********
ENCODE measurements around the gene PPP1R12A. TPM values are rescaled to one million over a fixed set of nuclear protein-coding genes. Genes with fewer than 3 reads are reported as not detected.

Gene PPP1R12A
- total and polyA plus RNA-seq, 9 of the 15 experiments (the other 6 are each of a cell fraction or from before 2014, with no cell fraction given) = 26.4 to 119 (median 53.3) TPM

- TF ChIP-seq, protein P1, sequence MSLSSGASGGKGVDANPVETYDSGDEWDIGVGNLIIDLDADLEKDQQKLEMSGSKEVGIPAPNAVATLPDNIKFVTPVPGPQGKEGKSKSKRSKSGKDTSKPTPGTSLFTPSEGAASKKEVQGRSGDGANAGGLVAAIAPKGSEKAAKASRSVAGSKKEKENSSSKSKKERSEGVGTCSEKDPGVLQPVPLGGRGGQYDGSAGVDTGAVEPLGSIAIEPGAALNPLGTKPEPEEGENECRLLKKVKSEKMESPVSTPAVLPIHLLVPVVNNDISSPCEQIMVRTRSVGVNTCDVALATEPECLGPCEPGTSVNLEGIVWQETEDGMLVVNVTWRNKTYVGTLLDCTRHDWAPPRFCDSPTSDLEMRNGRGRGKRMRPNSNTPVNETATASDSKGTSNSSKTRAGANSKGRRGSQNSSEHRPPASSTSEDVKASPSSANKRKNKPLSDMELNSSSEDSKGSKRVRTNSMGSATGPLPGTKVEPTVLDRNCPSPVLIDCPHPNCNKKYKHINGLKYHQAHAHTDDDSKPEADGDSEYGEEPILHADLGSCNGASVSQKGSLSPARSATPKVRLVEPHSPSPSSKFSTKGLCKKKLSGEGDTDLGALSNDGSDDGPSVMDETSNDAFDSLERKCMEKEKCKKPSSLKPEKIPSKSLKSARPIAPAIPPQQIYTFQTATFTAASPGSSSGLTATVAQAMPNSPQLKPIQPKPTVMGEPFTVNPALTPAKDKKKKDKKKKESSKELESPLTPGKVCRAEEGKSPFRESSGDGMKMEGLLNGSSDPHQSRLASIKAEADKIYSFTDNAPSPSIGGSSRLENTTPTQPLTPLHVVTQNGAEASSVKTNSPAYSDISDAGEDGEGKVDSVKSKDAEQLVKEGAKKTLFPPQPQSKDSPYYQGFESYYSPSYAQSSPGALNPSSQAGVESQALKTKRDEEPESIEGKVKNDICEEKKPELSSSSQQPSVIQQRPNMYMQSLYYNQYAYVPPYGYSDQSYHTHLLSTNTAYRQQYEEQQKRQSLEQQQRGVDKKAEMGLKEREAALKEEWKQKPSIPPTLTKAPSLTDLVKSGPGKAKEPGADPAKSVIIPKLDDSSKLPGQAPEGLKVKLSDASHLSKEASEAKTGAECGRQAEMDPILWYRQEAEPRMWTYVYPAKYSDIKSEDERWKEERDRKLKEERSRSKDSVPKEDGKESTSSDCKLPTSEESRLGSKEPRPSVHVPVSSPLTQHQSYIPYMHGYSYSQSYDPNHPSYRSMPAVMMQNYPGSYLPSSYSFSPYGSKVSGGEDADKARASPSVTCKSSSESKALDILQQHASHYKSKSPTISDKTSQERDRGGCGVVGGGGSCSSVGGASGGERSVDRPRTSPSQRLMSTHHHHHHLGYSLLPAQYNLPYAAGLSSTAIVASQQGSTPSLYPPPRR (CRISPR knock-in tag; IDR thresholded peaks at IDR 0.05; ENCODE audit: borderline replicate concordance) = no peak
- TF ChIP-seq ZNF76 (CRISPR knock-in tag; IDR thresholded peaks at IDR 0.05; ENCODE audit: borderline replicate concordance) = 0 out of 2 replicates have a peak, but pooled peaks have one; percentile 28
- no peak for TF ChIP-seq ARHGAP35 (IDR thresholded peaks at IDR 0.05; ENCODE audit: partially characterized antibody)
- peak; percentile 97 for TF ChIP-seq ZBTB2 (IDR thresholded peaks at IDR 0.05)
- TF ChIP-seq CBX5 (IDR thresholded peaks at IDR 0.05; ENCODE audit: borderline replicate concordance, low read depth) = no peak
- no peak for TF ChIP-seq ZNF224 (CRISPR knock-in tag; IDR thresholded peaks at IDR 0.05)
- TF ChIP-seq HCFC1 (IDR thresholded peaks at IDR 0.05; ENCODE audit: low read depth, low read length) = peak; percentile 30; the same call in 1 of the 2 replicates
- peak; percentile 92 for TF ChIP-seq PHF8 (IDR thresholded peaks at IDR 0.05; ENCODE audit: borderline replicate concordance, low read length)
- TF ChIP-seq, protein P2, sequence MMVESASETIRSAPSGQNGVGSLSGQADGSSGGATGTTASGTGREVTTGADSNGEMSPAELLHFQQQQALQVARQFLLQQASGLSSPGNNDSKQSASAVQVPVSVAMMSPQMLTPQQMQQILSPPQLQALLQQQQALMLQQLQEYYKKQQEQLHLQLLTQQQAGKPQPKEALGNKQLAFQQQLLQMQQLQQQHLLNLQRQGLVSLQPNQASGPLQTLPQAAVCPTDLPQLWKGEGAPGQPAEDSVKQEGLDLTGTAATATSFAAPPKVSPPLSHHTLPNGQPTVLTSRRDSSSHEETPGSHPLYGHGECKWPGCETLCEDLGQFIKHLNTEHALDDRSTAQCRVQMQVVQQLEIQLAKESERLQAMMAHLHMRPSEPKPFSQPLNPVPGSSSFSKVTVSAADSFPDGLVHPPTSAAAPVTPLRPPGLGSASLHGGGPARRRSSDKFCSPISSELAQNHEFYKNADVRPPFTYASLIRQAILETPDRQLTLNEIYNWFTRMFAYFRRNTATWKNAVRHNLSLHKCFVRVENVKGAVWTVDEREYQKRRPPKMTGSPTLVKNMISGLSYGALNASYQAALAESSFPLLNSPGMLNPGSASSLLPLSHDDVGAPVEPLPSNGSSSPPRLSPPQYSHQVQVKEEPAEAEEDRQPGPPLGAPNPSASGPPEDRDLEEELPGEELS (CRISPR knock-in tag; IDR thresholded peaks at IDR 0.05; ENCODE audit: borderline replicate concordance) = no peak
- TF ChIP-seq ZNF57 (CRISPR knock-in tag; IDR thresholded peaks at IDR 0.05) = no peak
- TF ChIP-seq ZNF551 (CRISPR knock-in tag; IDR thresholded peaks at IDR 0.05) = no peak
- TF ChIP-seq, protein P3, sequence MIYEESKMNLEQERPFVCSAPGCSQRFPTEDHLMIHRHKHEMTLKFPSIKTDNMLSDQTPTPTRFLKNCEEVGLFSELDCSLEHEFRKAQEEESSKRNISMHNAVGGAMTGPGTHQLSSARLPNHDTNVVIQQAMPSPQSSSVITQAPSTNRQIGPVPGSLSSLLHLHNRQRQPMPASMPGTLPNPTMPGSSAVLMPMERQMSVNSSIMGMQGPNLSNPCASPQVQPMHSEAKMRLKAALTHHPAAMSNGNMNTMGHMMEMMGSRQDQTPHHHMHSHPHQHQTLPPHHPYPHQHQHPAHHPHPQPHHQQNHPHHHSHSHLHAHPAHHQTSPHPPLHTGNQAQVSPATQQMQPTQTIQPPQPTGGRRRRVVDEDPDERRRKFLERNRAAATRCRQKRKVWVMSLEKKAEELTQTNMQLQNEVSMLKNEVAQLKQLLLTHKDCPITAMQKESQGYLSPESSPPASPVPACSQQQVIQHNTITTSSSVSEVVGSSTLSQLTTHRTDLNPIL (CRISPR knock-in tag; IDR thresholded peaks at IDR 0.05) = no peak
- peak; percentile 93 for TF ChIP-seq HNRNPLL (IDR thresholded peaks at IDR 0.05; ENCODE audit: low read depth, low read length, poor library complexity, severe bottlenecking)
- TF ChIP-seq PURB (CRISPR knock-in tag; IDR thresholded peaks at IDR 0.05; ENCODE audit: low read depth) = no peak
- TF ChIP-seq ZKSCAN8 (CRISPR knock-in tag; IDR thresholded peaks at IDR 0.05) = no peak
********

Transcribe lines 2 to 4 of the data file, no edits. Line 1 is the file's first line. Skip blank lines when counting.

Gene PPP1R12A
- total and polyA plus RNA-seq, 9 of the 15 experiments (the other 6 are each of a cell fraction or from before 2014, with no cell fraction given) = 26.4 to 119 (median 53.3) TPM

- TF ChIP-seq, protein P1, sequence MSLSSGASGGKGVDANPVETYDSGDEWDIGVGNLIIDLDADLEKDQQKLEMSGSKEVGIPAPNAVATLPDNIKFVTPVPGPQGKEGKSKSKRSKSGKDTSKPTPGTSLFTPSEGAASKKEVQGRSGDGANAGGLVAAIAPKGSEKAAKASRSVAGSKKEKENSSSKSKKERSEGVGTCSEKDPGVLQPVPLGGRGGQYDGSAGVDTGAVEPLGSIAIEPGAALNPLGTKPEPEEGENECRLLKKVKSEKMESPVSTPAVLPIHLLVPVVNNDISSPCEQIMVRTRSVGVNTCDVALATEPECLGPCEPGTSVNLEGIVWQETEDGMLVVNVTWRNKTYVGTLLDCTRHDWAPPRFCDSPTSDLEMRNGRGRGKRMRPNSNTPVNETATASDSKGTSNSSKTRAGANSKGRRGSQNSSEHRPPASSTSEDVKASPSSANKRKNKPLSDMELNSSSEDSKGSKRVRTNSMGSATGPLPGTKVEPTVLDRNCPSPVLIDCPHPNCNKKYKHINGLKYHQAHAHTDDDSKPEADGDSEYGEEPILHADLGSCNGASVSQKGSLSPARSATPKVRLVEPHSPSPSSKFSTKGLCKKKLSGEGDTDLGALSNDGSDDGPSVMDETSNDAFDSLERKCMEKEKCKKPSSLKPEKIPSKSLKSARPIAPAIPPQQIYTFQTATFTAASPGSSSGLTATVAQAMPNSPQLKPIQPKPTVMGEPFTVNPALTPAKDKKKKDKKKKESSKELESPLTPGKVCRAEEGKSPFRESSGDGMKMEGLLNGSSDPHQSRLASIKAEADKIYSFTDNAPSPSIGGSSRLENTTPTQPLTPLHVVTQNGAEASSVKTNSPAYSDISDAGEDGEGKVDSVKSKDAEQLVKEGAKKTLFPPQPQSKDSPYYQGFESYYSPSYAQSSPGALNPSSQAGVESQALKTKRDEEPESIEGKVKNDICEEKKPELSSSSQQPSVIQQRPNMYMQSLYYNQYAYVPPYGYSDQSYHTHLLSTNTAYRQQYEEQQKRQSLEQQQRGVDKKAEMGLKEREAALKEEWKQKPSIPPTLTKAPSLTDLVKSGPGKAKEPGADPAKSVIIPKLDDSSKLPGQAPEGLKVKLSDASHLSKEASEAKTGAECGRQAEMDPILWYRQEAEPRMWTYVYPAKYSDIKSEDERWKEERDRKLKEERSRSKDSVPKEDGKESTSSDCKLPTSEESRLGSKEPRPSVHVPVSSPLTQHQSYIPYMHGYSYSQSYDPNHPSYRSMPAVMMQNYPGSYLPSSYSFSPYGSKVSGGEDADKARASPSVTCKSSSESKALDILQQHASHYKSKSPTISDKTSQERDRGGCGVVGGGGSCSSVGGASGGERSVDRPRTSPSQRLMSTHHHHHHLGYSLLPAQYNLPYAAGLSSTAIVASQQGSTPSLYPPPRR (CRISPR knock-in tag; IDR thresholded peaks at IDR 0.05; ENCODE audit: borderline replicate concordance) = no peak